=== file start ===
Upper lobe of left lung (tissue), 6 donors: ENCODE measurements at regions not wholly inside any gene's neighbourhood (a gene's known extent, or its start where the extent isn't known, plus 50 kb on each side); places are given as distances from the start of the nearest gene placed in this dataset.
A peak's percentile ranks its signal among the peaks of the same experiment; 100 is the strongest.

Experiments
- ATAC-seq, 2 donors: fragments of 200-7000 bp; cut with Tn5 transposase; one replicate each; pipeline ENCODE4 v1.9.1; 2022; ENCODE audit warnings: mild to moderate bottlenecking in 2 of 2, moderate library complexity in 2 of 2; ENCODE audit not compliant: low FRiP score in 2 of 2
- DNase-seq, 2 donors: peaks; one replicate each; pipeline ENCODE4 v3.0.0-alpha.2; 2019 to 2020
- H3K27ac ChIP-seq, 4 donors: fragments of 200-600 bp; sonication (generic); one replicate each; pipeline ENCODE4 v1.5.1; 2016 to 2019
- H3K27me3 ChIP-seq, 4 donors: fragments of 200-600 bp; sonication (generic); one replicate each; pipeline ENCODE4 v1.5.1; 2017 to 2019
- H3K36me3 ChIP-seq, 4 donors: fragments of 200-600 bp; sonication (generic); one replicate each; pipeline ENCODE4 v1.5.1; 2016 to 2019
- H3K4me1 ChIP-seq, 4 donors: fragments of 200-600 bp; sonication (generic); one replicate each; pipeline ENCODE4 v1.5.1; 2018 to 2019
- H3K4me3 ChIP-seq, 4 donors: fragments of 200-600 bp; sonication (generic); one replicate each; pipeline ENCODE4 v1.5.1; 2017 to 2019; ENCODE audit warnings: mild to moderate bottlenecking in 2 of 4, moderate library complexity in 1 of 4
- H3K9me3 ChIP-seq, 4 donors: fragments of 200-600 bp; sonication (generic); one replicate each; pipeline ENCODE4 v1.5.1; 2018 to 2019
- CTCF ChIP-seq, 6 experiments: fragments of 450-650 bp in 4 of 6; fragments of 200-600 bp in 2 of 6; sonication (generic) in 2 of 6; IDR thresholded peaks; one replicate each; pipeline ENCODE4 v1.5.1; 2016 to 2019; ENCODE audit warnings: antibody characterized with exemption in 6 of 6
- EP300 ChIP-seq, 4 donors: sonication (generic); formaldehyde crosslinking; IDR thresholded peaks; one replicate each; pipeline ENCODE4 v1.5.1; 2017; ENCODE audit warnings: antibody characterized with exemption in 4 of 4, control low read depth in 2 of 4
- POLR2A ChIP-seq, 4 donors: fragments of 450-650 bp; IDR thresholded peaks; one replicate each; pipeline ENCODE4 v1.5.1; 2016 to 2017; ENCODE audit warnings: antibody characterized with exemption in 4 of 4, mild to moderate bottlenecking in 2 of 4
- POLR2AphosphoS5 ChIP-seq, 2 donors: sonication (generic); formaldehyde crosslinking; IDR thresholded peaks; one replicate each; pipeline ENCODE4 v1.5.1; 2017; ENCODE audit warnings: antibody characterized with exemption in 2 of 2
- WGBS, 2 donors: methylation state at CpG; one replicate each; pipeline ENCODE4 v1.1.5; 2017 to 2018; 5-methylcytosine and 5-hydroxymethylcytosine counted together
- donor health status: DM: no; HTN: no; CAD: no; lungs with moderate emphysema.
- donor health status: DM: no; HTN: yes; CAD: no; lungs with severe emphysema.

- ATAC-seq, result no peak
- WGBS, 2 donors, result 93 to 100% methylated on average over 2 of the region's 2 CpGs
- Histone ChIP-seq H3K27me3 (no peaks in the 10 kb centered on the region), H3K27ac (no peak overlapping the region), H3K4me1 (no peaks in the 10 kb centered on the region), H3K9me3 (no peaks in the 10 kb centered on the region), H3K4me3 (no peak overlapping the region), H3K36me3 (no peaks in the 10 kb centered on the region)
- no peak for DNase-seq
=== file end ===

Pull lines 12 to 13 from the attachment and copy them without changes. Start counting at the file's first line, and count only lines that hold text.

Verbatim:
- CTCF ChIP-seq, 6 experiments: fragments of 450-650 bp in 4 of 6; fragments of 200-600 bp in 2 of 6; sonication (generic) in 2 of 6; IDR thresholded peaks; one replicate each; pipeline ENCODE4 v1.5.1; 2016 to 2019; ENCODE audit warnings: antibody characterized with exemption in 6 of 6
- EP300 ChIP-seq, 4 donors: sonication (generic); formaldehyde crosslinking; IDR thresholded peaks; one replicate each; pipeline ENCODE4 v1.5.1; 2017; ENCODE audit warnings: antibody characterized with exemption in 4 of 4, control low read depth in 2 of 4